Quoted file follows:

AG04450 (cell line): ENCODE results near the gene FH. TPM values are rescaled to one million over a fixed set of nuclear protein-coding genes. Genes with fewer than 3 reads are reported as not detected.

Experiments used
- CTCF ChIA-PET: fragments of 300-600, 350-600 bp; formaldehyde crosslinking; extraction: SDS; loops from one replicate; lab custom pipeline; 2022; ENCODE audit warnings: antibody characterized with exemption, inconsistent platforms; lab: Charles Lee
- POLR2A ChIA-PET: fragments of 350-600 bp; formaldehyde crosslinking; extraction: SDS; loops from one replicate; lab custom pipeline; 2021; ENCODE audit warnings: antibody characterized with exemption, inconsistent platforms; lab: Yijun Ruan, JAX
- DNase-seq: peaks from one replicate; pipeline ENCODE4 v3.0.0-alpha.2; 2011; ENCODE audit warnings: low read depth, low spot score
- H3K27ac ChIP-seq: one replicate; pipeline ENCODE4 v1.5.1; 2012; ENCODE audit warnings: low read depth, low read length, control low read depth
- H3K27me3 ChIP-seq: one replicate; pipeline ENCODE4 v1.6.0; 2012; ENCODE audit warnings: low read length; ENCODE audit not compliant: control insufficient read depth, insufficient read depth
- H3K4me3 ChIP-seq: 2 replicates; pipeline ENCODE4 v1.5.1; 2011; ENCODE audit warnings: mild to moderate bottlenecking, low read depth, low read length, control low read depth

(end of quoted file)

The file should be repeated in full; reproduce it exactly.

AG04450 (cell line): ENCODE results near the gene FH. TPM values are rescaled to one million over a fixed set of nuclear protein-coding genes. Genes with fewer than 3 reads are reported as not detected.

Experiments used
- CTCF ChIA-PET: fragments of 300-600, 350-600 bp; formaldehyde crosslinking; extraction: SDS; loops from one replicate; lab custom pipeline; 2022; ENCODE audit warnings: antibody characterized with exemption, inconsistent platforms; lab: Charles Lee
- POLR2A ChIA-PET: fragments of 350-600 bp; formaldehyde crosslinking; extraction: SDS; loops from one replicate; lab custom pipeline; 2021; ENCODE audit warnings: antibody characterized with exemption, inconsistent platforms; lab: Yijun Ruan, JAX
- DNase-seq: peaks from one replicate; pipeline ENCODE4 v3.0.0-alpha.2; 2011; ENCODE audit warnings: low read depth, low spot score
- H3K27ac ChIP-seq: one replicate; pipeline ENCODE4 v1.5.1; 2012; ENCODE audit warnings: low read depth, low read length, control low read depth
- H3K27me3 ChIP-seq: one replicate; pipeline ENCODE4 v1.6.0; 2012; ENCODE audit warnings: low read length; ENCODE audit not compliant: control insufficient read depth, insufficient read depth
- H3K4me3 ChIP-seq: 2 replicates; pipeline ENCODE4 v1.5.1; 2011; ENCODE audit warnings: mild to moderate bottlenecking, low read depth, low read length, control low read depth